Thus, using RT to control the primary and metastatic tumors should be explored as an approach to improve the dismal outcome of ED-SCLC. Therefore, we analyzed a large set of data from the Surveillance, Epidemiology, and End Results (SEER) registry, which is representative of the entire US patient population, through conventional methods and a propensity score matching (PSM) approach.

Methods

Study population and data sources

The SEER database encompasses population-based cancer registries covering ~28% of the US population and records basic demographics and some clinical characteristics.18 Eligible participants who were diagnosed as lung and bronchus cancer cases with a pathologic report of small cell carcinoma from January 2010 to December 2012 were identified from the SEER database. The SEER*stat software (version 8.3.4) was used to select patients (n=18,163). Included in our study were participants with an American Joint Committee on Cancer seventh edition stage M1; with one primary tumor only; with complete data on age, race, gender, tumor size, radiation recode, metastases of the bone, liver, brain, lung at diagnosis; with active follow-up; and with more than 30 days of survival. As a result, 6,812 patients were recruited in this study, including both those who received RT (cases, n=3,134) and those who did not (controls, n=3,678) (Figure 1).

Figure 1 The flowchart of study population selection.

Abbreviations: SEER, Surveillance, Epidemiology, and End Results; RT, radiotherapy.

Propensity score matching

PSM is a tool for reducing selection bias in nonrandomized studies. Propensity 1:1 nearest-neighbor matching was employed to reduce possible bias.19 Chi-squared tests were used to examine the covariate balance. Significant parameters were then entered into the multivariate logistic regression model. Parameters that were significant in the final model were selected for PSM. Multivariate logistic regression models were used to calculate propensity scores for each patient in the group with RT and without RT.

Definition of oligometastases and polymetastases

There is no specific definition for ED-SCLC in SEER; thus, we used M1 SCLC, which can be obtained according to the SEER option “CS mets at dx”. We selected all M1 SCLC classified into the following three groups in SEER: 1) M1a with effusion (CS mets at dx: 1–22, indicating M1a SCLC with malignant pleural or pericardial effusion); 2) M1a without effusion (CS mets at dx: 23–28); and 3) M1b (CS mets at dx: 29–75). We could not obtain detailed information about metastatic sites to define oligometastases (fewer than five sites). We defined ED-SCLC polymetastases as more than or equal to two organ metastases and oligometastases as less than one organ metastasis. This SCLC categorization method was also described recently by Jeremic et al and Luo et al.3,20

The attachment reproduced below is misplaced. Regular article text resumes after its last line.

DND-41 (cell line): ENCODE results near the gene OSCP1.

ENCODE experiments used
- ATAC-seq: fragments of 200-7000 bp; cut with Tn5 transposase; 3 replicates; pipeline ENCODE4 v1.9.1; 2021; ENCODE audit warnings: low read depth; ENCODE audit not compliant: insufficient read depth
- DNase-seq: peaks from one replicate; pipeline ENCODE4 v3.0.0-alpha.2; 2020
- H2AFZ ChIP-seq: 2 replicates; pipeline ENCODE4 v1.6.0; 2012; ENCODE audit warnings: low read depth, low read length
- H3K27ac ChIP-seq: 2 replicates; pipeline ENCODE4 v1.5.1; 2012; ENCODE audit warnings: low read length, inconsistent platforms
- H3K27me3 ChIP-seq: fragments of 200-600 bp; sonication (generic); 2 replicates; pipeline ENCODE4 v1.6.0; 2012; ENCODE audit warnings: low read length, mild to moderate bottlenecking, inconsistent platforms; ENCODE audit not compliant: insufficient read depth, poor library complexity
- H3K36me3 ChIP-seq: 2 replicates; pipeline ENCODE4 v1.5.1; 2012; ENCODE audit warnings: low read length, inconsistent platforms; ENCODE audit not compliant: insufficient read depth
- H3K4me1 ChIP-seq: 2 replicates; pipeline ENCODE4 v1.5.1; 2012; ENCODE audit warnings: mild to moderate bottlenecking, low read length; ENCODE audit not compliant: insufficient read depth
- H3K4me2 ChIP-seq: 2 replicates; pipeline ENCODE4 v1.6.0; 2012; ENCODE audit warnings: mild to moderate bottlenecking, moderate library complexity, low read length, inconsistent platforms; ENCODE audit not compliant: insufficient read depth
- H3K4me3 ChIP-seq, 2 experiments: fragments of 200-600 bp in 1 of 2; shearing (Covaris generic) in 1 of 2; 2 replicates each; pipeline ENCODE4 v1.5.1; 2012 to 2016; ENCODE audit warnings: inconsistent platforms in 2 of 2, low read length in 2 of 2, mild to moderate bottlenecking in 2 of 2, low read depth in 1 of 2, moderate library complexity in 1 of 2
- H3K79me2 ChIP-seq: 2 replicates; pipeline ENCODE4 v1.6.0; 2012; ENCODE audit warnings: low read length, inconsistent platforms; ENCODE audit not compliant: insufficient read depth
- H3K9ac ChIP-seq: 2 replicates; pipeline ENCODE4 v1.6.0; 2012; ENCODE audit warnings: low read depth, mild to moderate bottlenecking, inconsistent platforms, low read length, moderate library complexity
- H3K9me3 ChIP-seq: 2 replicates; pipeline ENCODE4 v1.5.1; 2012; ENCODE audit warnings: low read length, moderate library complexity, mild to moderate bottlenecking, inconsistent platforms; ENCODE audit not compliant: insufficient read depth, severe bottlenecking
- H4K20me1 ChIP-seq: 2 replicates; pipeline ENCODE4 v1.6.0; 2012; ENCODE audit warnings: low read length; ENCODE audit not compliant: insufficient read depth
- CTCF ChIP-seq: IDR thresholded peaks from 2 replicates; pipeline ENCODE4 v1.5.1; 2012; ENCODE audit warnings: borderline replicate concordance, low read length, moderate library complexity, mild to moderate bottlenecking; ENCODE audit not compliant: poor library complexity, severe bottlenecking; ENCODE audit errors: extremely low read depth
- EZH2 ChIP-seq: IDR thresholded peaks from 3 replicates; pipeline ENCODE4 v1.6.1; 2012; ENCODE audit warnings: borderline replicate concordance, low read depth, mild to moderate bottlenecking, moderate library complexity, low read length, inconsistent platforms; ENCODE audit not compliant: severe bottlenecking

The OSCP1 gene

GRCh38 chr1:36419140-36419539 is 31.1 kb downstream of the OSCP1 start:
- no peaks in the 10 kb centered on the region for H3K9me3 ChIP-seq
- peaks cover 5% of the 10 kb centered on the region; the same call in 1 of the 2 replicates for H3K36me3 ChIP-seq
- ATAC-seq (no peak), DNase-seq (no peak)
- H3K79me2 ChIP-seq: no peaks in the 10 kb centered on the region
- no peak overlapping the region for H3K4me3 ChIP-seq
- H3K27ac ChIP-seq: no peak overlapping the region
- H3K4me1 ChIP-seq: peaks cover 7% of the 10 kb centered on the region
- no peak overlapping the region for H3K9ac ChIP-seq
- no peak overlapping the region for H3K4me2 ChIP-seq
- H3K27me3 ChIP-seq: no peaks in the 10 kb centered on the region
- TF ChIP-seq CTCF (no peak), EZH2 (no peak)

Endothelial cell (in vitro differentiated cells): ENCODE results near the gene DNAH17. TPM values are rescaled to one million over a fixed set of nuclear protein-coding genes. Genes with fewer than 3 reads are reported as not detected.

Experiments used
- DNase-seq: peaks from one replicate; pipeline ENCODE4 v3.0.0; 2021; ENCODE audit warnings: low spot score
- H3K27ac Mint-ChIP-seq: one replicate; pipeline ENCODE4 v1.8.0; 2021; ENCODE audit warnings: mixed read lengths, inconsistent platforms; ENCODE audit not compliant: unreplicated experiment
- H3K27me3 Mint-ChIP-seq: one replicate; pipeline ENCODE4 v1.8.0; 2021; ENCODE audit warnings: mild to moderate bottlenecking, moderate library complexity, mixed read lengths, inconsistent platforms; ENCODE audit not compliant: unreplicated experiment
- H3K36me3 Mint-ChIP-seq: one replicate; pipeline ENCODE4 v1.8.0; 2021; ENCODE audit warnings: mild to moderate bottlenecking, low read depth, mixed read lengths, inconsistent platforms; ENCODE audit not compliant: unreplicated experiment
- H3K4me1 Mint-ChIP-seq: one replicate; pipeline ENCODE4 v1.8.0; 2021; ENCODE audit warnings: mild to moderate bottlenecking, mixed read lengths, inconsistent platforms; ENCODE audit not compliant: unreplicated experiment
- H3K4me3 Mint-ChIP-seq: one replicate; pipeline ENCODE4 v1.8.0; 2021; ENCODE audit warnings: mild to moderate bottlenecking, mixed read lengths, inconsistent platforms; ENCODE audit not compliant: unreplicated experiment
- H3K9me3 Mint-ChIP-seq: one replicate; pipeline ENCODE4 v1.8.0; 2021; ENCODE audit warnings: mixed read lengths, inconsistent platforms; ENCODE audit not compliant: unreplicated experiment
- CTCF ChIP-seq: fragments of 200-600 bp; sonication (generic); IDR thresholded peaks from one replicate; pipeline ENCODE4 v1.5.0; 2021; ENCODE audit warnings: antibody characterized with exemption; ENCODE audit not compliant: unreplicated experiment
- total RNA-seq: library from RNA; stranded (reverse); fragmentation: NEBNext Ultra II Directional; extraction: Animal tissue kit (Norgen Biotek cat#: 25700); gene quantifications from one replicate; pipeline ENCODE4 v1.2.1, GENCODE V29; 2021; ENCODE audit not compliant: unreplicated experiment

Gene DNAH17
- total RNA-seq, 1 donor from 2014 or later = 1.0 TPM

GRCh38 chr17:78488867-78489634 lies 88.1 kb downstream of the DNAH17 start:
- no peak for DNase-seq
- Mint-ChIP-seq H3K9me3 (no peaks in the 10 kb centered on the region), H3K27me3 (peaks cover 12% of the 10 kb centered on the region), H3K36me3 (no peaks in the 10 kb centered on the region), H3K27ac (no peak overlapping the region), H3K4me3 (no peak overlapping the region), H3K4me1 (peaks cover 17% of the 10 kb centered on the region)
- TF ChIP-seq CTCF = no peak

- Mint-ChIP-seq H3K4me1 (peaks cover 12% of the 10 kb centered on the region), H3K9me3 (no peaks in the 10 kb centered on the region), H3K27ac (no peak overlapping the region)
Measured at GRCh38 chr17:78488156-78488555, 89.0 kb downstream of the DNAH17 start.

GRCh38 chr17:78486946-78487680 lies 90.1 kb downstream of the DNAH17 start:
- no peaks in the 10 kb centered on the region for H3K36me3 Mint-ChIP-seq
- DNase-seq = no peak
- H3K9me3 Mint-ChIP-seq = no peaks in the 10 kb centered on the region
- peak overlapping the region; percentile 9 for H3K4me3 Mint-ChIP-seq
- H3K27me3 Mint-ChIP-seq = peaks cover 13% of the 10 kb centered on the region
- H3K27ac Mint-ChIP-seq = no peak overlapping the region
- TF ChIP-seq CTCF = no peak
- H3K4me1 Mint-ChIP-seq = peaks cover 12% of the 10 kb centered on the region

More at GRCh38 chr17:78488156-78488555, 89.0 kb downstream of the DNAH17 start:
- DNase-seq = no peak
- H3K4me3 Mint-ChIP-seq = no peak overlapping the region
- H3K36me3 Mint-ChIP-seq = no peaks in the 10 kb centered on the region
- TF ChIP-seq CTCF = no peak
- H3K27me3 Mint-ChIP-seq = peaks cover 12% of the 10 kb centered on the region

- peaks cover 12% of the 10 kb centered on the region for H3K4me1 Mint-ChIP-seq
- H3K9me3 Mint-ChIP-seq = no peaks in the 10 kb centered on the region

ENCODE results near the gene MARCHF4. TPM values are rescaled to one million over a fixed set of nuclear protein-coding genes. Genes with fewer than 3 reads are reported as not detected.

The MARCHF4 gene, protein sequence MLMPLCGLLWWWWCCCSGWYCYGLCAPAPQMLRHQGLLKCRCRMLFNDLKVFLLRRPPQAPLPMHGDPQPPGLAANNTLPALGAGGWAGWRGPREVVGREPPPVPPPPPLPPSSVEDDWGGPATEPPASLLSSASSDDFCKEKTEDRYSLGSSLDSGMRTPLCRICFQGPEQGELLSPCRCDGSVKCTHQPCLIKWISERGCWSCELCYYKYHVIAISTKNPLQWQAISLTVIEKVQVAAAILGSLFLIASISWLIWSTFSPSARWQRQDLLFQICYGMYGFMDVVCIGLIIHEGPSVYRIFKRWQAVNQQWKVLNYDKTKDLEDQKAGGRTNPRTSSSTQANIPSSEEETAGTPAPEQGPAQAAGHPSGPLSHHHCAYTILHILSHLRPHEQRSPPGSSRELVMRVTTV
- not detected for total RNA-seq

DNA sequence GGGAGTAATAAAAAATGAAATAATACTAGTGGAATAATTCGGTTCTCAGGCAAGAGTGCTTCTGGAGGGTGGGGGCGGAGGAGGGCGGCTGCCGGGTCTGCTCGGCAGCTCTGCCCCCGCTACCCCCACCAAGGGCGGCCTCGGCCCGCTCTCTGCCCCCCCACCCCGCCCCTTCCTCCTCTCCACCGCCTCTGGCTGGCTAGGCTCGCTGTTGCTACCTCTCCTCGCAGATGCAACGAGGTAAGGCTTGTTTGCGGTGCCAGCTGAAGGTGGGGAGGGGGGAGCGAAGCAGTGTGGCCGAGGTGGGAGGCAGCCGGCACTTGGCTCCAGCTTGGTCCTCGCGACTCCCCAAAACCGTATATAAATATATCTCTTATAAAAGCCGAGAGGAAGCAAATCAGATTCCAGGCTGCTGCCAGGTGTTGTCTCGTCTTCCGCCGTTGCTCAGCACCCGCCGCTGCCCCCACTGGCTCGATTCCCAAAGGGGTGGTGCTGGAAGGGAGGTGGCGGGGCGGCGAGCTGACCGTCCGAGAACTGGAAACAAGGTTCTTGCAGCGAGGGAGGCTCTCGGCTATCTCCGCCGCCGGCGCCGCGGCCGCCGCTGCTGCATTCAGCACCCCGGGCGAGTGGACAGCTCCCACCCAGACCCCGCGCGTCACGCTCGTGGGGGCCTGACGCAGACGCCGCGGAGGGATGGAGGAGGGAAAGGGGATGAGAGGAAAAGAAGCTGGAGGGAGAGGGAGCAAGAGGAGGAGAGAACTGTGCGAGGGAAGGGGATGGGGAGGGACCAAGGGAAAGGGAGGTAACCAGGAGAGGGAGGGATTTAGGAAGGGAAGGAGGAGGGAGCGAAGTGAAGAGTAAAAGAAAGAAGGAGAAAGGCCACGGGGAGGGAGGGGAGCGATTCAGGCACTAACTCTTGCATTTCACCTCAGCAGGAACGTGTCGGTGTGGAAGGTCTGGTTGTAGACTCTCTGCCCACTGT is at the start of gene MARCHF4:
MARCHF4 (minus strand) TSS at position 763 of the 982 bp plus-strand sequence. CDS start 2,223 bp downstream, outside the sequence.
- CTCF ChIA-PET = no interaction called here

Statistical analysis

General linear models or Mantel–Haenszel chi-squared tests were used to compare the distribution of demographic characteristics. The Kaplan–Meier method was used to analyze the primary outcomes of OS and cancer-specific survival (CSS). The multivariate Cox proportional hazardous model was performed to evaluate the HR and 95% CI. Variables selected for multivariate analysis included age (≤65, 66–68, and >68 years), sex, race (white, other), marital status (married, unmarried), median annual family income (categorized by tertile of study participants as <$61,830, $61,830–71,030, and >$71,030), grade (1, 2, 3, 4, and unknown), tumor size (categorized by tertiles of study participants as ≤2.8, 2.9–4.3, >4.3 cm, diffuse, and unknown), metastatic status (M1a with pleural effusion, M1a without pleural effusion, and M1b), sites of distant metastasis (brain, bone, liver, and lung), number of distant metastatic sites, chemotherapy (yes/no), surgery (yes/no), and RT (yes/no). P-values for linear trends were derived from regression models treating target categories (excluding unknowns) as continuous covariates. P-values for the interaction were derived from the coefficients for the interaction term. P-values≤0.05 (two-sided) were considered statistically significant. All analyses were conducted using SPSS 23 (IBM Corp, Armonk, NY, USA).

Ethical approval and informed consent

This article does not contain any studies with human participants or animals performed by any of the authors. This study used publicly available, de-identified data sources; thus, informed consent is not applicable.

Results

The distributions of the characteristics are presented in Table 1 for the study groups that were categorized by receiving or not receiving RT. Nearly half of the patients received RT. Compared to the controls, cases were more likely to be younger and married and to have well-defined tumor sizes and a lower family income before PSM. The distributions of most demographic and clinical factors were well balanced between the cases and controls after PSM.